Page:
You know how kids, especially the little ones, just come out with whatever it is that’s on their mind? And they just do whatever it is they feel like doing, with absolutely no filter? Singing and dancing one moment, pain and anguish the next, and just as quickly drawing all over the walls with crayons again? Have you ever watched them and thought, "I wish I could do that?" I sure have.
Expression is not just for kids and artists -- it’s for everyone. We were designed to speak, create, share. The statements we’ve learned to use, like “I’m just not creative,” simply aren’t true, and it’s time we stop hiding behind them.
The impulse for creative expression may have been buried deep under the messages you received in childhood. You may have turned away from expression if it magnified thoughts or beliefs about yourself and your abilities (“I’m not a real writer,” “I’m not talented / skilled / experienced, so why try,” or “No one cares what I have to say.”). You may have choked back a lot of words in your day, left more than a few stories untold. Put on the backburner of consciousness precious projects that didn’t seem to have any obvious “value.” And you may have become loud in other ways, yelling as loud as you could above others to be heard and acknowledged, but very quiet about what was really true for you.
But the creative spark is still in you, waiting, and not only that -- it’s essential to health and healing, for yourself and for everyone. You can't hold it all in anymore, not in these times; you and whatever it is you like to create are needed. My breathwork teacher David Elliott says, “creativity is the shortcut to healing!” It provides an outlet for ideas and emotions. It plugs you back into your true self, something bigger than you, and insights beyond the reach of your thinking mind. It keeps energy flowing. And your self-expression helps other people, either through the work you share or through the simple fact that your expression offers permission and invitation to others to express themselves. We all deserve to be visible.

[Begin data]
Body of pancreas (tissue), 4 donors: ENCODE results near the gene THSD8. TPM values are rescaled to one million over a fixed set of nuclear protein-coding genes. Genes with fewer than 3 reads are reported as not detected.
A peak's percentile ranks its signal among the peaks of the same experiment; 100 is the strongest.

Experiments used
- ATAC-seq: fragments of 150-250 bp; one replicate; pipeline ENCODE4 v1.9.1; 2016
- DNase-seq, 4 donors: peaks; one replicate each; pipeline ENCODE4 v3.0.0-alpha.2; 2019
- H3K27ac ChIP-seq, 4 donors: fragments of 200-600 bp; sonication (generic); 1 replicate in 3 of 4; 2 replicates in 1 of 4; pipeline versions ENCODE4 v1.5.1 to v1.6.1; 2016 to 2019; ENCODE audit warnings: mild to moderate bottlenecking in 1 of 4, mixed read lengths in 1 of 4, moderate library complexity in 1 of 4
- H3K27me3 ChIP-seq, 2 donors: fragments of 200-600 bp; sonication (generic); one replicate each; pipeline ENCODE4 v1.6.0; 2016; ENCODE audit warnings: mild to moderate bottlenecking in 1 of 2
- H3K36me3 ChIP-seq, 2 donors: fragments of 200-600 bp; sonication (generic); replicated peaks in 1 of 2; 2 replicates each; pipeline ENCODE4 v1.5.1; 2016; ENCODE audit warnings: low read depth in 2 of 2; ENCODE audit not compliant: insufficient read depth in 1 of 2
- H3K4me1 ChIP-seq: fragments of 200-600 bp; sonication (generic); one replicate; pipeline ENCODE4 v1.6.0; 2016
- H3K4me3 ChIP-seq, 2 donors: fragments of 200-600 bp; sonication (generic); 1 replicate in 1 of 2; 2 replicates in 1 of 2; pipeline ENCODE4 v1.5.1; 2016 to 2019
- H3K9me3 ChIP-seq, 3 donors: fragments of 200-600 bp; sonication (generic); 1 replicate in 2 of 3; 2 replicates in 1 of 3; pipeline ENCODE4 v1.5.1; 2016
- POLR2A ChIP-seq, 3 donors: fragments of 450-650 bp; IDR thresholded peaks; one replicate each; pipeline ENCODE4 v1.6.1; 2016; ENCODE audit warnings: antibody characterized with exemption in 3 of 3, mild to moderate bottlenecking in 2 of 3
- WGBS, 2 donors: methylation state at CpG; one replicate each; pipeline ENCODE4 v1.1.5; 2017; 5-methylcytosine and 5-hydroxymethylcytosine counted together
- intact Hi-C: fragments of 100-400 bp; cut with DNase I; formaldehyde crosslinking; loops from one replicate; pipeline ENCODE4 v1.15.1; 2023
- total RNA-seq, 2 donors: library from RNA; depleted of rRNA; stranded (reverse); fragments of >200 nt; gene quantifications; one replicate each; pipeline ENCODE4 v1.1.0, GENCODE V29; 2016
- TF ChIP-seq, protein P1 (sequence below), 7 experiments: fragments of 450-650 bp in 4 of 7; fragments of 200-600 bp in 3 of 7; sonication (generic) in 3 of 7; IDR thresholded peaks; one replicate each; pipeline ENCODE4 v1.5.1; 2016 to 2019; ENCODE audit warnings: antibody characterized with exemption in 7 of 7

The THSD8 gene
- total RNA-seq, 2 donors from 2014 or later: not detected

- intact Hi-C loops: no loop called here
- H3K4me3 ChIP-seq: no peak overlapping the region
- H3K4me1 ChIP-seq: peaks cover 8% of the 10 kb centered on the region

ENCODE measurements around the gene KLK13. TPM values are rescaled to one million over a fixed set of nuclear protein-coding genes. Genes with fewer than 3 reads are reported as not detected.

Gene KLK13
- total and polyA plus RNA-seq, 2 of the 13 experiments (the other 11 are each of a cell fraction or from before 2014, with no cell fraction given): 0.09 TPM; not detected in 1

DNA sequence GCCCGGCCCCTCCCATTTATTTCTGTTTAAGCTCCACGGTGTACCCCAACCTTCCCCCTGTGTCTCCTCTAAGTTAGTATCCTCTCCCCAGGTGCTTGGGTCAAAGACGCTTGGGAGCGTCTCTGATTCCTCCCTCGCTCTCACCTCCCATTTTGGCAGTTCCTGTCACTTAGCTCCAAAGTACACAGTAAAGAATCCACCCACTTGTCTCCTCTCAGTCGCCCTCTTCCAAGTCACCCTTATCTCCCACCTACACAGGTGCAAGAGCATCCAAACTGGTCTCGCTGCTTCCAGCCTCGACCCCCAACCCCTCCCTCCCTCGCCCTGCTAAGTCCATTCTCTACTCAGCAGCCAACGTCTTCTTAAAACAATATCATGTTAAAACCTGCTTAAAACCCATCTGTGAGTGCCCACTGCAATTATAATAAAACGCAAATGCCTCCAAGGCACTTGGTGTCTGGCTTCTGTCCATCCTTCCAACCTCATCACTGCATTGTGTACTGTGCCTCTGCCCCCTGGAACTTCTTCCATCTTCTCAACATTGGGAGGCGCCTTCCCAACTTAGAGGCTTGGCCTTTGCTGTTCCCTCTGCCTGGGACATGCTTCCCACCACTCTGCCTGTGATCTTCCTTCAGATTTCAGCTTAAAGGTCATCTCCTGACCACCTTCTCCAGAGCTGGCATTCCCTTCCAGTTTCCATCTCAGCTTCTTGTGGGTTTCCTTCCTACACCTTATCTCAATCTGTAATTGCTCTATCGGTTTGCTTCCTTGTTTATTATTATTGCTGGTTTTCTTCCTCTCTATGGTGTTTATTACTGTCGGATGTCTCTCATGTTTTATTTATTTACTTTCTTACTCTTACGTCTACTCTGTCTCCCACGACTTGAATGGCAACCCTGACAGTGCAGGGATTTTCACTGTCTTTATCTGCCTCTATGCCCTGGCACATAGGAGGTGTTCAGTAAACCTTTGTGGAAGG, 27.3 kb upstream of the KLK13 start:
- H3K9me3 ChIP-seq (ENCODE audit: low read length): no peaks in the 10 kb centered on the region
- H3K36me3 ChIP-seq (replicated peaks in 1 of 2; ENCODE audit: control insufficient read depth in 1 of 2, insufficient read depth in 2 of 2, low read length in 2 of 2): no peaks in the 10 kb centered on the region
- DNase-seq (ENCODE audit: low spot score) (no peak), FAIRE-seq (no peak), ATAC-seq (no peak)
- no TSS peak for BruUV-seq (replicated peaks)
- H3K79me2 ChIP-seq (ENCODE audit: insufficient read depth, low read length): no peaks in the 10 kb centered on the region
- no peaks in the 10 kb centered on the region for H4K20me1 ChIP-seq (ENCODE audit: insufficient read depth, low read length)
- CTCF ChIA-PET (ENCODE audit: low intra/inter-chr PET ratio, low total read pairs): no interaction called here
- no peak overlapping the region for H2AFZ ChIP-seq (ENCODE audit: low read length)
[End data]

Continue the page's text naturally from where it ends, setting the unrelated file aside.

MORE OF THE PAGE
Expression is now as important for my health as drinking enough water and getting 8 hours of sleep. But for a long time, I didn’t allow myself the time and space to create things, because I didn’t trust or value myself enough to believe I had anything to say. I also felt afraid to be visible, saying the wrong thing, being a target -- there was a part of me that felt very sure that it wasn’t safe for me to fail or make mistakes, so I didn’t say or make much of anything at all. While this may not be true for you, perhaps there’s something in the way I used to silence myself that you can relate to.
Breathwork was a huge part of my process of learning to value myself, trust my voice, honor my creative impulses. So much energy is moved when you're breathing in that intense way, that it'd be much harder work to try and stay stuck! The heart is expanded, the throat chakra is opened, and you have no choice but to speak, sing, write, create. Through breathwork, I grew comfortable with being seen and heard and acknowledged by others in a big way. And also, I grew comfortable with people disagreeing with me, letting me know I didn't tell them the things they wanted to hear, pointing out my errors (sometimes, unkindly), or not liking me altogether -- things that have definitely happened and will definitely continue to as long as I keep sharing.
Oprah said, "You cannot live a brave life without disappointing some people," and since that quote hits me so hard, guess I'm going for a little more bravery in the go-round of this lifetime!
For some people, creative expression looks like the things we think of as “art” like painting, drawing, writing, singing, or making music. For others, cooking, gardening, building, crafting, or teaching are soul-nourishing creative tools. For me, it’s doing healing work, knitting, writing Instagram posts, and making things just for the fun of it, like essential oil blends and the book I'm working on.
Do you have a creative practice that you never seem to get around to doing, or that you gave up long ago? And what if your health depended on your self-expression -- how might you rearrange your time and activities to support it?
Is there something you can make, right now?
Can you sing a song, right now?
Can you draw a little something, right now?
I don't know if it's lingering in your attic or garage or closet or folder on your computer, but I'll be you know exactly where that part-done project is, and there is no better time than right now to pull it out. Shake the dust of. Get to making!
Do you need support getting those muscles working again? I recommend the exercises in David Elliott's book Healing, or schedule a breathwork session if it feels right (in person in NYC or online).